Individuals can vary significantly in size, but the proportions of their body plans are often maintained. To understand how organisms adjust tissue proportions to body size, we analyzed scale-invariant patterning in differently sized zebrafish embryos. By constraining a systematic numerical screen of more than 400’000 models with biophysical in vivo measurements, we computationally identified realistic scale-invariant patterning systems. We tested the predictive power of our “size-dependent inhibition” model with direct experimental manipulations of protein levels and diffusivity in zebrafish embryos, and found that early signaling adjustments in differently sized patterning fields assure the correct proportions of all future tissues.

 

Date: Monday, May 15, 2017

Time: 16:00h

Room: Lounge, level E13, Klingelbergstr. 61 (vis-a-vis Pharmazentrum)

contact:  Richard Neher

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Harmen Bussemaker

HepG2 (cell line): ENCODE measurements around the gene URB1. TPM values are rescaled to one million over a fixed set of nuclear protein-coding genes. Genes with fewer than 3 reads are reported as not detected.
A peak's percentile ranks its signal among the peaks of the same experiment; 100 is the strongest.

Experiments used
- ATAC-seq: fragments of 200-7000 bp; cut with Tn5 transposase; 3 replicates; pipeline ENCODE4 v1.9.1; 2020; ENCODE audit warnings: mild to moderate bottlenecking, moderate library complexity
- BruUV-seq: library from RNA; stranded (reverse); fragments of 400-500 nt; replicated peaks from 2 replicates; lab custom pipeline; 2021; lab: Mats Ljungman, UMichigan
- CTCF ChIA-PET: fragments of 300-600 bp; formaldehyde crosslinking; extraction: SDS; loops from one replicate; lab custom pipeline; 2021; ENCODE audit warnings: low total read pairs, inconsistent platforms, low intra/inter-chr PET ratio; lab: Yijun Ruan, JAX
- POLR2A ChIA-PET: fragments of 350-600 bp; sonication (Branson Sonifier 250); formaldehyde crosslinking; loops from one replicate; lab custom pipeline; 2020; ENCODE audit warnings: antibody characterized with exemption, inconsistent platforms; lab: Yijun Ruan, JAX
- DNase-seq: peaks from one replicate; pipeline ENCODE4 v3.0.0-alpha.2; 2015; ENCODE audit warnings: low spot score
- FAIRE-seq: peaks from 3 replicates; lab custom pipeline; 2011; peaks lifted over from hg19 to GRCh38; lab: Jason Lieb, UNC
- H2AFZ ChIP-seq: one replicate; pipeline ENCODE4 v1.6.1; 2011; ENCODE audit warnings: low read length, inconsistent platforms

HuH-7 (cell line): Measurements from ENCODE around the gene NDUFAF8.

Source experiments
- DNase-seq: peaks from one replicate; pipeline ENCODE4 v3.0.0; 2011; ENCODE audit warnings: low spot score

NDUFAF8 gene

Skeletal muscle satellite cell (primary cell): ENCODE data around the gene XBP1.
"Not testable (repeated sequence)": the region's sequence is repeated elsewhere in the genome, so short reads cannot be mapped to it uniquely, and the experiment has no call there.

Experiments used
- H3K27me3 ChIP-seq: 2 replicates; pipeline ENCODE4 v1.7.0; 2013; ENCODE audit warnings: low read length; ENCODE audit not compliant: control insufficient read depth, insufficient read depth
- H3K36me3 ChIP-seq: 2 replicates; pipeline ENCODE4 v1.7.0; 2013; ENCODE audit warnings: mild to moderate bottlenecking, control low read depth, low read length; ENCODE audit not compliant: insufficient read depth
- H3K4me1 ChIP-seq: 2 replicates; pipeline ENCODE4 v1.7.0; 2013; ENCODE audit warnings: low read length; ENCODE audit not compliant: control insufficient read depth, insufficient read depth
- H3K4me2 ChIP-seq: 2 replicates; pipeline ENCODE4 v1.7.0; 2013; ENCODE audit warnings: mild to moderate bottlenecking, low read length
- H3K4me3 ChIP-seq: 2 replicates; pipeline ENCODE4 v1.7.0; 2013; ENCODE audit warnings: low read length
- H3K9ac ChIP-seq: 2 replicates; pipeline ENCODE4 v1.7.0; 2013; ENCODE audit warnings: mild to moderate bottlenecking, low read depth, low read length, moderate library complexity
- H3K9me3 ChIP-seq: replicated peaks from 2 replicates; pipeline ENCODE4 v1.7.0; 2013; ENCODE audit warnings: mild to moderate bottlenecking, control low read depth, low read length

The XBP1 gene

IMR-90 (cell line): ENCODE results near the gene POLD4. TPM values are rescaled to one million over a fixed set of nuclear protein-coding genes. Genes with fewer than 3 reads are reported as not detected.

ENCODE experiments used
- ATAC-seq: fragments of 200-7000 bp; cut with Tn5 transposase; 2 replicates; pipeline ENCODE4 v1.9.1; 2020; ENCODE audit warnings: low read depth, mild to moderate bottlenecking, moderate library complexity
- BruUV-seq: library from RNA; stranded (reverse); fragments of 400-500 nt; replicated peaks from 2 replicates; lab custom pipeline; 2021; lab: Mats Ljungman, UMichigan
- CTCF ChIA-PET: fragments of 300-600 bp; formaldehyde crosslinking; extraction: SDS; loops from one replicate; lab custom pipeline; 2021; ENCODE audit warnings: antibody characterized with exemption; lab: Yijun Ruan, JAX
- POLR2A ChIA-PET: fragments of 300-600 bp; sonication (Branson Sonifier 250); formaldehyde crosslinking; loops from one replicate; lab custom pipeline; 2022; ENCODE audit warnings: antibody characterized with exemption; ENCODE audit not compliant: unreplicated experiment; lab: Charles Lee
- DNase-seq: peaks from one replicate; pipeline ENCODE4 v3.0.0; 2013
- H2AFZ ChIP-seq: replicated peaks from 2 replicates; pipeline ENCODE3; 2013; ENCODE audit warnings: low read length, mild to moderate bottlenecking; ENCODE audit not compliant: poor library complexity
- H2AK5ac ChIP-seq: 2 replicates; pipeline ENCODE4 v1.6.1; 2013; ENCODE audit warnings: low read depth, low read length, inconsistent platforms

Department of Biological Sciences & Department of Systems Biology & Center for Computational Biology and Bioinformatics at Columbia's Medical Center
Columbia University, New York, NY, USA

Accurate Quantification of DNA Recognition and Methylation Readout by Transcription Factors

Mutations in non-coding DNA are increasingly found to be associated with human disease, yet we currently lack robust methods for predicting transcription factor (TF) binding from sequence, especially at lower affinities. We developed a versatile maximum likelihood framework named No Read Left Behind (NRLB) that fits a biophysical model of protein-DNA recognition to sequencing-based in vitro TF binding data, across the full affinity range. NRLB predicts human Max homodimer binding in near-perfect agreement with existing low-throughput measurements. The model captures the specificity of p53 tetrameric binding sites and discovers multiple binding modes in a single sample. Additionally, we confirm that newly-identified low-affinity enhancer binding sites are functional in vivo, and that their contribution to gene expression matches their predicted affinity. We will also describe EpiSELEX-seq, our method for quantifying the sensitivity of TF binding to cytosine methylation in a context-specific manner, and its application to Hox and bZIP complexes as well as p53. Finally, we will discuss our efforts to decipher the autonomous rules of transcriptional control in human cells using a massively parallel reporter assay named Survey of Regulatory Elements (SuRE), coupled with statistical analysis using generalized linear models.